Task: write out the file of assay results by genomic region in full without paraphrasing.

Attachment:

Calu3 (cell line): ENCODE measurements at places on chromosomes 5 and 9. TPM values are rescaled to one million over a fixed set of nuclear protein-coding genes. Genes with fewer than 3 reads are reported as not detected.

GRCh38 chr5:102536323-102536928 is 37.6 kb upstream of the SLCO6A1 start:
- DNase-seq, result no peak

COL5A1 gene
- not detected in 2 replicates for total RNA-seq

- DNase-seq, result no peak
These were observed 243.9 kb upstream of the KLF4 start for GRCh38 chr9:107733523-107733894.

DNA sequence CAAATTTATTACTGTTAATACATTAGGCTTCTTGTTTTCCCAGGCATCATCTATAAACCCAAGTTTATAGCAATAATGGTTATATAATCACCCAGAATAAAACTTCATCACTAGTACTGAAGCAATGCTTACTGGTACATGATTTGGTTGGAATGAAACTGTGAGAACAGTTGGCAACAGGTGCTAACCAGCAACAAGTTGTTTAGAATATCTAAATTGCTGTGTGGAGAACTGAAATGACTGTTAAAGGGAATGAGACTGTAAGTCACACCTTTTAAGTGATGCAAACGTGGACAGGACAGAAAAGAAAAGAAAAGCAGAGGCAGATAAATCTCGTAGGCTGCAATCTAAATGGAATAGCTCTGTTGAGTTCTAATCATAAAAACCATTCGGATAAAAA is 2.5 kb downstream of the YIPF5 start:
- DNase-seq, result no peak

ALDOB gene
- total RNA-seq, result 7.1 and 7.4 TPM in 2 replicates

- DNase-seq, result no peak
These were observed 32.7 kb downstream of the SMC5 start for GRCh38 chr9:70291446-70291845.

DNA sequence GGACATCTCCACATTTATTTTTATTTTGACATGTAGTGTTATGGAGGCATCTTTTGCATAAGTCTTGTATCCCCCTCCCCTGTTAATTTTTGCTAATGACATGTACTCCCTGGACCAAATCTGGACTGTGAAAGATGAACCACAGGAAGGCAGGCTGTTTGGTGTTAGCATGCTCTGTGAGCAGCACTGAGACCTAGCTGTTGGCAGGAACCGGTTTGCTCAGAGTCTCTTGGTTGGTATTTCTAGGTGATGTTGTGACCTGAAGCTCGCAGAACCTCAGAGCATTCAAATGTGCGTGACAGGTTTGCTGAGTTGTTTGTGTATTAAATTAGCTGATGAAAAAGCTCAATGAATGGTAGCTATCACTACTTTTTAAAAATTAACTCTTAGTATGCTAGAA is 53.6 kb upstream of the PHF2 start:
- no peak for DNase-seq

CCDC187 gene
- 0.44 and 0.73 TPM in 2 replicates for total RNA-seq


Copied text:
Calu3 (cell line): ENCODE measurements at places on chromosomes 5 and 9. TPM values are rescaled to one million over a fixed set of nuclear protein-coding genes. Genes with fewer than 3 reads are reported as not detected.

GRCh38 chr5:102536323-102536928 is 37.6 kb upstream of the SLCO6A1 start:
- DNase-seq, result no peak

COL5A1 gene
- not detected in 2 replicates for total RNA-seq

- DNase-seq, result no peak
These were observed 243.9 kb upstream of the KLF4 start for GRCh38 chr9:107733523-107733894.

DNA sequence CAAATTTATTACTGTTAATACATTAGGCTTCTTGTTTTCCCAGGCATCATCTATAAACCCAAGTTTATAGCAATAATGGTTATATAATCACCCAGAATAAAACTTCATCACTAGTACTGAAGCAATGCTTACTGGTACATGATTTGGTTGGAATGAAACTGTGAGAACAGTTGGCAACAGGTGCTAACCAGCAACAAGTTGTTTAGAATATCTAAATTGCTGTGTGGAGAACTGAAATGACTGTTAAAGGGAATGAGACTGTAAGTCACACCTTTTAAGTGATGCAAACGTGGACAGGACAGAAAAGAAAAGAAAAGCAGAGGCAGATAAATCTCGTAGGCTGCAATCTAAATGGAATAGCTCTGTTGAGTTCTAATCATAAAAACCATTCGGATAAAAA is 2.5 kb downstream of the YIPF5 start:
- DNase-seq, result no peak

ALDOB gene
- total RNA-seq, result 7.1 and 7.4 TPM in 2 replicates

- DNase-seq, result no peak
These were observed 32.7 kb downstream of the SMC5 start for GRCh38 chr9:70291446-70291845.

DNA sequence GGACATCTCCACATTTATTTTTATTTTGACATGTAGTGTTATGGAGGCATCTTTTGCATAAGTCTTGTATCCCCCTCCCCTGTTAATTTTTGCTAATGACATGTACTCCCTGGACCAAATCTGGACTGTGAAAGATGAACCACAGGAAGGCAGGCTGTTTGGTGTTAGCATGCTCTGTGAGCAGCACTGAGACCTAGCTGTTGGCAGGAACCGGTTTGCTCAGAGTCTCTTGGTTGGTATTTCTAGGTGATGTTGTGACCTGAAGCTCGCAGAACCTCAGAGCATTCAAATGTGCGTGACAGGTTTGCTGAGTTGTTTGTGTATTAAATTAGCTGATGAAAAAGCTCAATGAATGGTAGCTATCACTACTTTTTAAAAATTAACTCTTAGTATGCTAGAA is 53.6 kb upstream of the PHF2 start:
- no peak for DNase-seq

CCDC187 gene
- 0.44 and 0.73 TPM in 2 replicates for total RNA-seq